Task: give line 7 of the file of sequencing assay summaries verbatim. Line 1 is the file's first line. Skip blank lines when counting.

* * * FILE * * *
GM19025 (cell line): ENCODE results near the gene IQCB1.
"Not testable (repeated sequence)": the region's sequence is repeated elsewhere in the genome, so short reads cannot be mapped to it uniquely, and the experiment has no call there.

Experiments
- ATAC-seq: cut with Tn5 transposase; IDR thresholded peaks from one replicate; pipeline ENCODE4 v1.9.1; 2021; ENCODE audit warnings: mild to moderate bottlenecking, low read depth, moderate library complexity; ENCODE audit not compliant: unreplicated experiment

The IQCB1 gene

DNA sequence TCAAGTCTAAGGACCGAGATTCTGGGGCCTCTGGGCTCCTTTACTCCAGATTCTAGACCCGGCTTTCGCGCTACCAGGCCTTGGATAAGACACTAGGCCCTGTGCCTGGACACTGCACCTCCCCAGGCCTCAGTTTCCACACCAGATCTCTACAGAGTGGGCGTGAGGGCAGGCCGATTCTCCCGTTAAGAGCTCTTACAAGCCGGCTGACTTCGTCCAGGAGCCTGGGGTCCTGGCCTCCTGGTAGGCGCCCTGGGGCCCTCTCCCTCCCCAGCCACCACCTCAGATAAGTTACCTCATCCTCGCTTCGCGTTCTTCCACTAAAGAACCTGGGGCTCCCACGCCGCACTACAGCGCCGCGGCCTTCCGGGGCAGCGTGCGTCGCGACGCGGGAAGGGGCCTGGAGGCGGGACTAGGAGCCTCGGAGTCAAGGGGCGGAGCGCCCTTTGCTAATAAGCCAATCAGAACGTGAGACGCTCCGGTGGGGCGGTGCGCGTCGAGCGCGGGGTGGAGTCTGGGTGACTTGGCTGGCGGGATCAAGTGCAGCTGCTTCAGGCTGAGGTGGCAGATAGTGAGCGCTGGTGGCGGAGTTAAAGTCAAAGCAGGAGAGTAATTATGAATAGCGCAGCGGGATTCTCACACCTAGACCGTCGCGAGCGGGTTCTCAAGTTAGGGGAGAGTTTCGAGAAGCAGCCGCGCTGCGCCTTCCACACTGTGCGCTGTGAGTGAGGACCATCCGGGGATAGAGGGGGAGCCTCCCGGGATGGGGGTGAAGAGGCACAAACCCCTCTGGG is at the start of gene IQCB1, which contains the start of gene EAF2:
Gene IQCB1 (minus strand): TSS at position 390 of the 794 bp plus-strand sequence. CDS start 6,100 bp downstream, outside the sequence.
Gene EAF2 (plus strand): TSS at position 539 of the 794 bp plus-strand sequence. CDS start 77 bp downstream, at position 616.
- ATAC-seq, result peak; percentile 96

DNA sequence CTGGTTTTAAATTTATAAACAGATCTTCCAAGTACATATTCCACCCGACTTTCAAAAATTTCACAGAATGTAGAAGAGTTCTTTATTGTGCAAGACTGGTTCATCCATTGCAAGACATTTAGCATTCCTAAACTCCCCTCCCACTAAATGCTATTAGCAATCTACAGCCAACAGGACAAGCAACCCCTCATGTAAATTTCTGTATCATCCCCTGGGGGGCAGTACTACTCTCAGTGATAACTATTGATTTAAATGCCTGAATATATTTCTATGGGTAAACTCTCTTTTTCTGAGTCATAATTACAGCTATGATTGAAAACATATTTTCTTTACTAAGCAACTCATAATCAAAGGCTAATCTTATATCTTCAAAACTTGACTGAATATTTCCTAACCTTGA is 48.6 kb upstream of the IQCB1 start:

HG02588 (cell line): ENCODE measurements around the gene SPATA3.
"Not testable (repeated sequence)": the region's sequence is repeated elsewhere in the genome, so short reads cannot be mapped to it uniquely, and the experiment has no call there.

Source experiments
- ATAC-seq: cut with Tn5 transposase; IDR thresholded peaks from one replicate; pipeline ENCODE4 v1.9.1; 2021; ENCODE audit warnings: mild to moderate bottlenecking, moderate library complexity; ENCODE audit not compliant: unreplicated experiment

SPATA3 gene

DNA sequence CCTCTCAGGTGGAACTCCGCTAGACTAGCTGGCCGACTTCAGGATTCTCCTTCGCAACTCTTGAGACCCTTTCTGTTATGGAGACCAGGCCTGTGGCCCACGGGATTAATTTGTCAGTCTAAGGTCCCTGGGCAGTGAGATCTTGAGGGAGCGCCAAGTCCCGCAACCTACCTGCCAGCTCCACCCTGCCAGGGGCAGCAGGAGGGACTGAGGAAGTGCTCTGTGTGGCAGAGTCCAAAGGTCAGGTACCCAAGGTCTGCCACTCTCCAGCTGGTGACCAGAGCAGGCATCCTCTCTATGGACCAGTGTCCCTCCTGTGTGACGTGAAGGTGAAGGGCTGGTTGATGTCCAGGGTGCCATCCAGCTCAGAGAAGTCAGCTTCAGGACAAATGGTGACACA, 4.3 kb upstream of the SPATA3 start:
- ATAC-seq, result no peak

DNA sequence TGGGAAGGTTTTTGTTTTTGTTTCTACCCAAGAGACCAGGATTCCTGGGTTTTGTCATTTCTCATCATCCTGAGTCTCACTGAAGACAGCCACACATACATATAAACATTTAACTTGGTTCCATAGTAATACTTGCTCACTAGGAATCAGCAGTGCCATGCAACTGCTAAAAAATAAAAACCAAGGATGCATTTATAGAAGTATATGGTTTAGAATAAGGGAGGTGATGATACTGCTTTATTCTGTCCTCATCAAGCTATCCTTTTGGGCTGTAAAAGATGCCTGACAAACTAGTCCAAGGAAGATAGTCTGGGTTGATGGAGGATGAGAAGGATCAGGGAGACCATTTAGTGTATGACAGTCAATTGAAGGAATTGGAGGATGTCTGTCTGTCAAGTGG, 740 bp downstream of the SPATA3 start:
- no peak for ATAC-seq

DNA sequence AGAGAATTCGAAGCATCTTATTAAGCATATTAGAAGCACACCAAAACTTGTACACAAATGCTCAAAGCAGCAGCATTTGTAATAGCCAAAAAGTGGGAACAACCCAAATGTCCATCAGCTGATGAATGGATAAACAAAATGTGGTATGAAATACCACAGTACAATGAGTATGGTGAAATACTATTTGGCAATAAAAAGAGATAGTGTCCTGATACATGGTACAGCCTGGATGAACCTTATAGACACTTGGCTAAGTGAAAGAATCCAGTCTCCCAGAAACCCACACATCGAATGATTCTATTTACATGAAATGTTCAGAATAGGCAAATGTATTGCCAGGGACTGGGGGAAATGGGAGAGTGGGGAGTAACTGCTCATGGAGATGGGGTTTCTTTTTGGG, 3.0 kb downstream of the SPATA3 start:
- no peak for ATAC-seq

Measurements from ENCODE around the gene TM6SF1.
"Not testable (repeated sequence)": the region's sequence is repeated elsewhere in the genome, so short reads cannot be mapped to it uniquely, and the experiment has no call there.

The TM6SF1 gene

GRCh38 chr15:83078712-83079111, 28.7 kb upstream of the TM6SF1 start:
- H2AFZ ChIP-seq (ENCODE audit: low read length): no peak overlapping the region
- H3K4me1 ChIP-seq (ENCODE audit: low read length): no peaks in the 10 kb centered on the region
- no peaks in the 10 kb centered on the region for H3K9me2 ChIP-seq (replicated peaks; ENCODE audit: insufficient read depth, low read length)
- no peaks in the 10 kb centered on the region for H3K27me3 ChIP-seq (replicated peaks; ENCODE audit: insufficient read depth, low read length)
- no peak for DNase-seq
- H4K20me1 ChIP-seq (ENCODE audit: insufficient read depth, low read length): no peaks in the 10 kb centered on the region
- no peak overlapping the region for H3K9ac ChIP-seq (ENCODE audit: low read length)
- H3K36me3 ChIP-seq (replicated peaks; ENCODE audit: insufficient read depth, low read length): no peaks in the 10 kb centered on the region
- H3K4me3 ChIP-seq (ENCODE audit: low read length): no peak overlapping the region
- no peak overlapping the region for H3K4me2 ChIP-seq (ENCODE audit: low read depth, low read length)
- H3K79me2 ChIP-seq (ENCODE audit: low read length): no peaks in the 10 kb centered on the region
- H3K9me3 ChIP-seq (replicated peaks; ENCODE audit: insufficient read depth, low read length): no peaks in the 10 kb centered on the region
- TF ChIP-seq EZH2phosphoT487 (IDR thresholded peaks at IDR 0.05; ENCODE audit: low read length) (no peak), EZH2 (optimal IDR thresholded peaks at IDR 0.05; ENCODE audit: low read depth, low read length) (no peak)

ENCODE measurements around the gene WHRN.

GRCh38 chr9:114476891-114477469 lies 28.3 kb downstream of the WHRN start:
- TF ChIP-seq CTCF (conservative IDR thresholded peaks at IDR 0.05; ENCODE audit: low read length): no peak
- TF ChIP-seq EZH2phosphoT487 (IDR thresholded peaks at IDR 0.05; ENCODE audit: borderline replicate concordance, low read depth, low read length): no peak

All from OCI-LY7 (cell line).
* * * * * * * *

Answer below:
Gene IQCB1 (minus strand): TSS at position 390 of the 794 bp plus-strand sequence. CDS start 6,100 bp downstream, outside the sequence.